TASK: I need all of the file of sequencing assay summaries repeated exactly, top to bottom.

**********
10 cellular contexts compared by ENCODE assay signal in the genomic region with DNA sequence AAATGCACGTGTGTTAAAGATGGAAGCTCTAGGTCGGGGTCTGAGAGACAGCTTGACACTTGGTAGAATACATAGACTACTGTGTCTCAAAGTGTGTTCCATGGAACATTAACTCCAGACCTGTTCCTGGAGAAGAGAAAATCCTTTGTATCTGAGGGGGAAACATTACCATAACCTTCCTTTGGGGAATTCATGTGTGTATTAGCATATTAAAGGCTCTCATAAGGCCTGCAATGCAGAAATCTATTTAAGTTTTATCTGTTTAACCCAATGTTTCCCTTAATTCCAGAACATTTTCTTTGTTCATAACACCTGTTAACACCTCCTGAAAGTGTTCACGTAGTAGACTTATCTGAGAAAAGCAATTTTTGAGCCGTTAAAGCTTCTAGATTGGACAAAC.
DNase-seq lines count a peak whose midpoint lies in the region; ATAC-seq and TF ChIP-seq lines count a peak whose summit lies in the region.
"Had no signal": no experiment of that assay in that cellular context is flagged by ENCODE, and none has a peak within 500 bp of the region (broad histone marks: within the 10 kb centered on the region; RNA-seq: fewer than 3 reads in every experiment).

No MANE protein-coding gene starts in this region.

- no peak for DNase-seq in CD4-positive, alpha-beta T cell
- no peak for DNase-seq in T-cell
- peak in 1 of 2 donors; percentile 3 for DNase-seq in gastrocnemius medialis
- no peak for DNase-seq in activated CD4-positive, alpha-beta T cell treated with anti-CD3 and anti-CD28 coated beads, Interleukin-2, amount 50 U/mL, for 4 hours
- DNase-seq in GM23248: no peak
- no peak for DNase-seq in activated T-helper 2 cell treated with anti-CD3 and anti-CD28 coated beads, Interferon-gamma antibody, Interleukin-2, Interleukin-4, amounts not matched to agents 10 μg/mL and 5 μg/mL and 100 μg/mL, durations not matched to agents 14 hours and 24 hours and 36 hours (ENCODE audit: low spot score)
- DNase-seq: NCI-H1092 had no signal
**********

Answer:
10 cellular contexts compared by ENCODE assay signal in the genomic region with DNA sequence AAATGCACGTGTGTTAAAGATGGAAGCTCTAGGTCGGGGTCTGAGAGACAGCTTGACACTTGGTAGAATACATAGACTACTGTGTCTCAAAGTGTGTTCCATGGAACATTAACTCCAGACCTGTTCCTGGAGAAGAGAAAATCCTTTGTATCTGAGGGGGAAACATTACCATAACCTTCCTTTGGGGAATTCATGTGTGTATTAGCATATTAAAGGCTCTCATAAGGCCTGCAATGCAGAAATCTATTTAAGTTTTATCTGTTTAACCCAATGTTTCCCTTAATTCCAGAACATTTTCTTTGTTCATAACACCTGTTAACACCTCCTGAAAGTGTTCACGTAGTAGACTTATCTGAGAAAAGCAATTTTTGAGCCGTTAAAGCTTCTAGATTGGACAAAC.
DNase-seq lines count a peak whose midpoint lies in the region; ATAC-seq and TF ChIP-seq lines count a peak whose summit lies in the region.
"Had no signal": no experiment of that assay in that cellular context is flagged by ENCODE, and none has a peak within 500 bp of the region (broad histone marks: within the 10 kb centered on the region; RNA-seq: fewer than 3 reads in every experiment).

No MANE protein-coding gene starts in this region.

- no peak for DNase-seq in CD4-positive, alpha-beta T cell
- no peak for DNase-seq in T-cell
- peak in 1 of 2 donors; percentile 3 for DNase-seq in gastrocnemius medialis
- no peak for DNase-seq in activated CD4-positive, alpha-beta T cell treated with anti-CD3 and anti-CD28 coated beads, Interleukin-2, amount 50 U/mL, for 4 hours
- DNase-seq in GM23248: no peak
- no peak for DNase-seq in activated T-helper 2 cell treated with anti-CD3 and anti-CD28 coated beads, Interferon-gamma antibody, Interleukin-2, Interleukin-4, amounts not matched to agents 10 μg/mL and 5 μg/mL and 100 μg/mL, durations not matched to agents 14 hours and 24 hours and 36 hours (ENCODE audit: low spot score)
- DNase-seq: NCI-H1092 had no signal